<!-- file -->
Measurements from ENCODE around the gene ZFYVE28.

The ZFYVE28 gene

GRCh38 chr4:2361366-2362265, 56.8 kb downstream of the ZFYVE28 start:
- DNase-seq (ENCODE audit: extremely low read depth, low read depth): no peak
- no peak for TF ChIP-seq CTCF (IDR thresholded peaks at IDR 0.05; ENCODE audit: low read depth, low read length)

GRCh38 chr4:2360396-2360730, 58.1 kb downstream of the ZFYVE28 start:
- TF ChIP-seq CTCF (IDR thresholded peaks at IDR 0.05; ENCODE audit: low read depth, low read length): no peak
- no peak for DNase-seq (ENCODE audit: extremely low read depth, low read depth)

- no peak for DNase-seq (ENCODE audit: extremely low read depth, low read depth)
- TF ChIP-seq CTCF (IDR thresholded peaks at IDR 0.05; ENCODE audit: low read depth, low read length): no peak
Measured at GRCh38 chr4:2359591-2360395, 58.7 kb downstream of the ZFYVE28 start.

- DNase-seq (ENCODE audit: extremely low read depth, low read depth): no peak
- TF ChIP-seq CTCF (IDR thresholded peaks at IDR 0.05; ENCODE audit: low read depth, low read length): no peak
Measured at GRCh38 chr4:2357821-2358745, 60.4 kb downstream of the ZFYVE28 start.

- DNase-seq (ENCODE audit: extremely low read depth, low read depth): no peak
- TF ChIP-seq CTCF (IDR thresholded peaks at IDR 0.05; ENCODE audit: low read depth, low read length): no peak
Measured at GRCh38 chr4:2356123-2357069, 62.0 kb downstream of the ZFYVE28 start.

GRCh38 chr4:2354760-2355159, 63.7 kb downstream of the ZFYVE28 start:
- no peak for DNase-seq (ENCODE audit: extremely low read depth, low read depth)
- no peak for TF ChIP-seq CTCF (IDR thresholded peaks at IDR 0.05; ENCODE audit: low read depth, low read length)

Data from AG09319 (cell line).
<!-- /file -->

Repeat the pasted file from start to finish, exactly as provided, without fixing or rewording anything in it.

Measurements from ENCODE around the gene ZFYVE28.

The ZFYVE28 gene

GRCh38 chr4:2361366-2362265, 56.8 kb downstream of the ZFYVE28 start:
- DNase-seq (ENCODE audit: extremely low read depth, low read depth): no peak
- no peak for TF ChIP-seq CTCF (IDR thresholded peaks at IDR 0.05; ENCODE audit: low read depth, low read length)

GRCh38 chr4:2360396-2360730, 58.1 kb downstream of the ZFYVE28 start:
- TF ChIP-seq CTCF (IDR thresholded peaks at IDR 0.05; ENCODE audit: low read depth, low read length): no peak
- no peak for DNase-seq (ENCODE audit: extremely low read depth, low read depth)

- no peak for DNase-seq (ENCODE audit: extremely low read depth, low read depth)
- TF ChIP-seq CTCF (IDR thresholded peaks at IDR 0.05; ENCODE audit: low read depth, low read length): no peak
Measured at GRCh38 chr4:2359591-2360395, 58.7 kb downstream of the ZFYVE28 start.

- DNase-seq (ENCODE audit: extremely low read depth, low read depth): no peak
- TF ChIP-seq CTCF (IDR thresholded peaks at IDR 0.05; ENCODE audit: low read depth, low read length): no peak
Measured at GRCh38 chr4:2357821-2358745, 60.4 kb downstream of the ZFYVE28 start.

- DNase-seq (ENCODE audit: extremely low read depth, low read depth): no peak
- TF ChIP-seq CTCF (IDR thresholded peaks at IDR 0.05; ENCODE audit: low read depth, low read length): no peak
Measured at GRCh38 chr4:2356123-2357069, 62.0 kb downstream of the ZFYVE28 start.

GRCh38 chr4:2354760-2355159, 63.7 kb downstream of the ZFYVE28 start:
- no peak for DNase-seq (ENCODE audit: extremely low read depth, low read depth)
- no peak for TF ChIP-seq CTCF (IDR thresholded peaks at IDR 0.05; ENCODE audit: low read depth, low read length)

Data from AG09319 (cell line).